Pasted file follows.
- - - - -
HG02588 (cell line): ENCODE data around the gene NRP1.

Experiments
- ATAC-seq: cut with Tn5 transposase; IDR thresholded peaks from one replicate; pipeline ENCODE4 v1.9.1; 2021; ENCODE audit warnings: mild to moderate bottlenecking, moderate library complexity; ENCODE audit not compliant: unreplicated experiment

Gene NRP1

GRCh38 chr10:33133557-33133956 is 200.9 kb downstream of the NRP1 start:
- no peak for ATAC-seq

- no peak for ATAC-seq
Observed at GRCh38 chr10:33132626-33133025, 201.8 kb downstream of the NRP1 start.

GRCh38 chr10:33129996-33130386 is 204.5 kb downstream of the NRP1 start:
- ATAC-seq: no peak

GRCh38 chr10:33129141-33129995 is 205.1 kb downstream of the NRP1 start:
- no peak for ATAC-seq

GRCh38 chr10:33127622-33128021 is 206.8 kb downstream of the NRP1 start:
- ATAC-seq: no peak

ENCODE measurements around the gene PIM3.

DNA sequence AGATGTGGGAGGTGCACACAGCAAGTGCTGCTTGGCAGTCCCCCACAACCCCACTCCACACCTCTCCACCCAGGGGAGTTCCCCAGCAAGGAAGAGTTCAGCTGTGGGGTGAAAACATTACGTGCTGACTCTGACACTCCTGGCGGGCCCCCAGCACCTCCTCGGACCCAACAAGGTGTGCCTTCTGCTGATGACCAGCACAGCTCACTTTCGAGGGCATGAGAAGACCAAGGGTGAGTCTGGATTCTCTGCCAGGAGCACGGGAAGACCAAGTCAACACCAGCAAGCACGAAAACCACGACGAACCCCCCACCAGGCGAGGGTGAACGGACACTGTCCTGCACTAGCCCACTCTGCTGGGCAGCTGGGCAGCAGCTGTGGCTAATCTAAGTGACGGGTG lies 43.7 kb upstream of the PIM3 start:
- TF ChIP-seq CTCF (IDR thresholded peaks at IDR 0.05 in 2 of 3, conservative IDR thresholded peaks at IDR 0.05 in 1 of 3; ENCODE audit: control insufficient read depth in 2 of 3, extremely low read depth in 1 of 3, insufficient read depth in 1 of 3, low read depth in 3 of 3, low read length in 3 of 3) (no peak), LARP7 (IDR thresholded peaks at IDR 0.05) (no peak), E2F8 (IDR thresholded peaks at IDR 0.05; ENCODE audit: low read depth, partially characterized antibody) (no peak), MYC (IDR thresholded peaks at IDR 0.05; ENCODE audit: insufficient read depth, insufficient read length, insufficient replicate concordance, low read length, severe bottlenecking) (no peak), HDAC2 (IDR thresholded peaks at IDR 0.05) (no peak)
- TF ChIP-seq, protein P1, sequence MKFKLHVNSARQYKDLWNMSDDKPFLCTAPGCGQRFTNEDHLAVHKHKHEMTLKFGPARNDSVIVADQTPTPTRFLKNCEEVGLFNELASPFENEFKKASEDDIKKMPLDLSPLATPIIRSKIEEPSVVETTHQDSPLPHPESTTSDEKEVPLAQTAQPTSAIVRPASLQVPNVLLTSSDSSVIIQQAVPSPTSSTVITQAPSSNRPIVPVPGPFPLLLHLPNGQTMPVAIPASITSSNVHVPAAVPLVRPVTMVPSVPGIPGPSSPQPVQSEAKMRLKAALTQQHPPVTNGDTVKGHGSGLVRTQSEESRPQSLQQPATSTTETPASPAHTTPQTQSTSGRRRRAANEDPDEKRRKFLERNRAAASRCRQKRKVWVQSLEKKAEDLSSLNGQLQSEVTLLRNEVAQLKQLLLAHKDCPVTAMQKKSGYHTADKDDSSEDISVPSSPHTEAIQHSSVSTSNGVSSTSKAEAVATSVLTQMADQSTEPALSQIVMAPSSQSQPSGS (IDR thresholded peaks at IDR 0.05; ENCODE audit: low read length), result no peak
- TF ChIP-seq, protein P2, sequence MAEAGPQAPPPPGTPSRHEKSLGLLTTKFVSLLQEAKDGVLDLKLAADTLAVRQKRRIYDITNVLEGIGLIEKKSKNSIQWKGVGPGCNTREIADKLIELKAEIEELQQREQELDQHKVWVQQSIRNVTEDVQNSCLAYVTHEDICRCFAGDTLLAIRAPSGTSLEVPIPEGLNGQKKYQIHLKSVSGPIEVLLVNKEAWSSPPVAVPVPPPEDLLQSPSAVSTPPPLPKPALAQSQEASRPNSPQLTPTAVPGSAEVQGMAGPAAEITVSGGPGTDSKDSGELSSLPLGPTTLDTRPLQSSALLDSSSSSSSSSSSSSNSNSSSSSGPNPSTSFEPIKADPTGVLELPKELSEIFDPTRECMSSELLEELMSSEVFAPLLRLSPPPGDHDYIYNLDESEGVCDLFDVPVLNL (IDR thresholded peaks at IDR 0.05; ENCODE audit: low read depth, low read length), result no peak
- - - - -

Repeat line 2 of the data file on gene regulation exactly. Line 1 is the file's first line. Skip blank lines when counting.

Experiments